Health Tips - Bedbugs

 
Bedbugs

The good news is that bedbugs are not known to transmit any disease. They come out at night to bite humans, as they feed on their blood. People do not feel the bites for at least one hour, as the bedbug has anesthetic saliva. The bad news is that they can cause skin irritation in the form of itchy welts and the bugs are difficult to get rid of. The National Pest Management Association has reported a 70% increase in bedbugs since 2001. Experts suspect this is due to travel during which bedbugs hitch rides on the luggage of travelers and increased resistance of bed bugs to pesticides.

To see if this situation is affecting the area you live in or are about to travel to, search for reported incidences http://bedbugregistry.com/search/.

Locating Bedbugs

Bedbug eggs resemble a flake of dust. Newly hatched bedbugs are almost colorless and are closer in size to ticks. Adult bedbugs have flattened, oval-shaped, reddish-brown bodies up to1/4 inch long. Look for tiny rust-colored or black spots, which can be bedbug blood and feces. On surfaces such as walls, this can be mistaken for mold. Despite the name “bed”bug, they can hide in any furniture, baseboard, behind wallpaper, or any fabric surface near humans. Their highest concentration is likely to be within 8 feet of where people sleep.

When you inspect your mattress, also check the top and bottom of the bed’s foundation or box spring, standing it up on one end, checking any wood surfaces underneath. If you find a bedbug, smash it between your fingers with a tissue or vacuum them up. Try not to smear the bed bug on any fabric as there is a sickeningly sweet odor to it.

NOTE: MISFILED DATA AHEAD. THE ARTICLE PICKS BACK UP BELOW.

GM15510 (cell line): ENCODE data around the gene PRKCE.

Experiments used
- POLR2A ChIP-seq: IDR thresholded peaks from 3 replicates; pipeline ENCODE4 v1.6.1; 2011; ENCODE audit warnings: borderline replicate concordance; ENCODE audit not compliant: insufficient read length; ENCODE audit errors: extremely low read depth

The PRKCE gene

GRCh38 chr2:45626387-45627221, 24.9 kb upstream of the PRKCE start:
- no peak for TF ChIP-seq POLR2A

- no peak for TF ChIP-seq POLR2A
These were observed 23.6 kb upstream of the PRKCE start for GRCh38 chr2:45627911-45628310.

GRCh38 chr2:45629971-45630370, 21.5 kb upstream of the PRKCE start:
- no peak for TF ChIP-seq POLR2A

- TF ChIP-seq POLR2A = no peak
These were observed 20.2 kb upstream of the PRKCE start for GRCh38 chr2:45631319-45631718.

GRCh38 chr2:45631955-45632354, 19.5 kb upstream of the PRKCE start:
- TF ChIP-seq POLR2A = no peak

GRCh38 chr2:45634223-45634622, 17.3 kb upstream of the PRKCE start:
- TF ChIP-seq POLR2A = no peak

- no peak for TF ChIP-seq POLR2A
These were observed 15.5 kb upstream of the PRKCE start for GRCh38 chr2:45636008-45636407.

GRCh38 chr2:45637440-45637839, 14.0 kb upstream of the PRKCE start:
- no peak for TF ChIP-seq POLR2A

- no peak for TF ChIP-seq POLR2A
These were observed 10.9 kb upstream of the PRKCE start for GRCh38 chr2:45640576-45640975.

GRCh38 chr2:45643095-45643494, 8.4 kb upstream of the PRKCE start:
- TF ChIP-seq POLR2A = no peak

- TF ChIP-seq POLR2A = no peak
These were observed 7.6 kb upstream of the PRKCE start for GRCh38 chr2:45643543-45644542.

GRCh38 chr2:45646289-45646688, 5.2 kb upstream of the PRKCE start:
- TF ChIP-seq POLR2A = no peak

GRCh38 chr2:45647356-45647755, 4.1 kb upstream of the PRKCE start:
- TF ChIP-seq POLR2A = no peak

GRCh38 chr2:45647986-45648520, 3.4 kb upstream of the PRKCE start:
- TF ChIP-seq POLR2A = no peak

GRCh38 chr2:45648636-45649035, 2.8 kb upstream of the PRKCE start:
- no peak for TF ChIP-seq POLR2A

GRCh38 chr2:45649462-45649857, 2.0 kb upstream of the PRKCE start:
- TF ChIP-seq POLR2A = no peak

While bedbug bites produce no reaction in about 30% of humans, the other 70% can get itchy welts, mistaken for mosquito bites. Bedbug bite marks occur in clusters or rows.

Bedbug Prevention

The best way to prevent bedbugs is to not allow them into your home. The least toxic enemy to the bedbug is extreme heat, such as temperatures over 113 degrees.

  1. Upon entering a room you plan on sleeping in, inspect for signs of bedbugs. Be more thorough if you traveled to a city where they are common, such as NYC.
  2. Bedbugs have a hard time climbing metal, enamel, and plastic. In hotels, put your luggage and totes on metal-legged suitcase stands or on enamel surfaces, such as the bathtub. Keep your luggage and purses off of hotel beds and floors.
  3. As soon as you get home from travel, put all your clothes into a hot water wash and dryer. Give your luggage and totes an inspection for bedbugs, when you arrive home. If you arrive home from an area where bedbugs are common, vacuum your suitcase, and keep it in a big plastic bag. Don’t put these on your bed.
  4. When you bring home any newly-acquired clothing, sheets, or towels, put them in your clothes dryer for at least 20 minutes.
  5. Do not bring home second-hand furniture, such as beds or couches, without a thorough inspection and vacuuming.
  6. Use mattress and box spring encasements that entirely cover each mattress and box spring to keep bugs from spreading. The Protect-A-Bed AllerZip encasement has been proven to be escape proof. This would be especially helpful for students to use on their new dorm bed surfaces each year.
  7. On non-carpeted, hard floors, there are plastic coasters that can be used under the legs of your bed called ClimbUp Insect Interceptor. Bedbugs get caught in the coaster.

Increased knowledge can increase peaceful sleep!

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